Basically, to me the shadow is just a damn shadow of what we used to be, if all we do it play at being 'the hunters of old', rather than trying to be what they would have wanted to be (which is pretty damn difficult to guess anyhow -- they are not around to give lights). My take on tools is: if I can build it, and maintain it I feel I am one man after the other in the same line that takes to people hunting for survival. Some people can and do build their compounds in their garage. To me, anybody building their compound, and hunting with it, is the finest and purest expression of whatever romance the business of hunting can have.

    1. Good points all, Federico. All nostalgia is based on an unreasonable and unrealistic view of the past, as well as the motivations of those who lived it. But damn it, don't spoil my fun with logic.

    2. Chad, while some can (and do) build a compound in their garage, I suspect that embarking is such project is mostly fun and romance and very little logic!

  5. Chad, could I have my brain cell back, please?

    1. Sorry, all brain cells wasted on this blog are non-refundable...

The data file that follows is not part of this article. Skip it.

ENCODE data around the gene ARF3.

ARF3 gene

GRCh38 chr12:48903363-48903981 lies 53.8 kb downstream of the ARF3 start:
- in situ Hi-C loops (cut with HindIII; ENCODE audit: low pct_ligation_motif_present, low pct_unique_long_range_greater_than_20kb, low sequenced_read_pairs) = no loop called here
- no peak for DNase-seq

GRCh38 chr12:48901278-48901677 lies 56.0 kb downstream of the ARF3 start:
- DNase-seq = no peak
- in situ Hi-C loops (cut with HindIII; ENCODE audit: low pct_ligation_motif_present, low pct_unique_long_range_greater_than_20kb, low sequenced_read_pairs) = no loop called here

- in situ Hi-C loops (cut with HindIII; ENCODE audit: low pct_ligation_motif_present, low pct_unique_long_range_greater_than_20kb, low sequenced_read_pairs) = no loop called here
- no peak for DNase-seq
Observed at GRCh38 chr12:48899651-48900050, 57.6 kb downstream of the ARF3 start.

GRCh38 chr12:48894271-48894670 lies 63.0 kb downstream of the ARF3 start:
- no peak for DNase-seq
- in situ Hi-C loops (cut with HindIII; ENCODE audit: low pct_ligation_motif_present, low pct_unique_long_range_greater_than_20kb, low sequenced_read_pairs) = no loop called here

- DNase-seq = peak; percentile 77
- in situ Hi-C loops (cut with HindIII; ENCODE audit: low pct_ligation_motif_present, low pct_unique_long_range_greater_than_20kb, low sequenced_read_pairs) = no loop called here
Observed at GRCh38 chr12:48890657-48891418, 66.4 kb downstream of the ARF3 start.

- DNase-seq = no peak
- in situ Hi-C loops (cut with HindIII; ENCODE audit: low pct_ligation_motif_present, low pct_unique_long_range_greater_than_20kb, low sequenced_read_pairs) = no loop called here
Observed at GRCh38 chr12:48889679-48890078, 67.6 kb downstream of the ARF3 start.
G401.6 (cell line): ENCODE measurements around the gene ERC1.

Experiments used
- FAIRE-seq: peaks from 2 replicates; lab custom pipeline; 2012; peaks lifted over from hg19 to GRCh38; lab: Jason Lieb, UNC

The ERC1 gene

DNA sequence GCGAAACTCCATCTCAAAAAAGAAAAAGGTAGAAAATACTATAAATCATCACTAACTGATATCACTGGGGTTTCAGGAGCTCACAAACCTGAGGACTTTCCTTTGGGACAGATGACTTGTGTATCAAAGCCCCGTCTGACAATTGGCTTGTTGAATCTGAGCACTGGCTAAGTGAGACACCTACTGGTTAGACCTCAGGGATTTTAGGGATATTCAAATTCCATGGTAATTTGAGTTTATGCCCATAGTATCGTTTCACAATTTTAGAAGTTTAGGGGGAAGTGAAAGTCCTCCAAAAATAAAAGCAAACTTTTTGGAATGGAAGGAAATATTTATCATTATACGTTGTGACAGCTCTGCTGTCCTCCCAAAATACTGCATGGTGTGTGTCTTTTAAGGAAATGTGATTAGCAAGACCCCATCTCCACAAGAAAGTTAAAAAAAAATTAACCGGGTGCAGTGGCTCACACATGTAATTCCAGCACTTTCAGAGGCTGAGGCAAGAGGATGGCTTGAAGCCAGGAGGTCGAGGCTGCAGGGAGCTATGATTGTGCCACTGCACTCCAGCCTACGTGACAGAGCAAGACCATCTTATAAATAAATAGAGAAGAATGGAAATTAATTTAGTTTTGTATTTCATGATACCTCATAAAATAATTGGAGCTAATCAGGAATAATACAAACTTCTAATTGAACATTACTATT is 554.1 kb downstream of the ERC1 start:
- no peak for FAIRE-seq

2. Not that one/those. The one that you're borrowing, because it's like you're writing my thoughts (but, better than I can). I'm having the same bow-infidelity problem.

  6. Chad, you're damaged goods, amigo. Entertaining, and damaged in all the right ways, but damn...

    After the last wounded pig, my recurve went on the shelf and the compound came out for good. I'm all about romance, but the hell with adding risk to the mix. This isn't ultra-light fishing where, if you lose, the fish swims off...

    A dedicated archer with a traditional bow is a work of art. But a working man with a dozen other things to worry about... spending the time to stay consistently deadly with trad gear isn't in the cards for most people, no matter how much we'd like to think it is.

    Ars gratia artis... it's good for the movies.

  7. Ha! You are, as usual, absolutely right, Phillip. Most of us don't have the time to stay sharp enough with the trad gear to ethically hunt deer with it. Which is why (for practical and performance reasons rather than aesthetic) most of us choose modern archery gear. Which is also why I should have mentioned that I limit my bowhunting these days to punching targets. I love bowhunting, and always will, but hell, this year, between the dogs, kids, life, etc, I simply don't have the time to hunt deer with any bow, much less practice enough to be comfortable hunting with my recurve, so I decided not to bowhunt at all this year.

    It was more an exercise in curiosity than anything else, to see if I could still shoot a modern bow reasonably well after shooting nothing but a barebow recurve for the past two years, much more a fake tongue-in-cheek indictment of compounds than a real one. As always, my typically overheated rhetoric must be taken with a healthy dose of skeptical reason...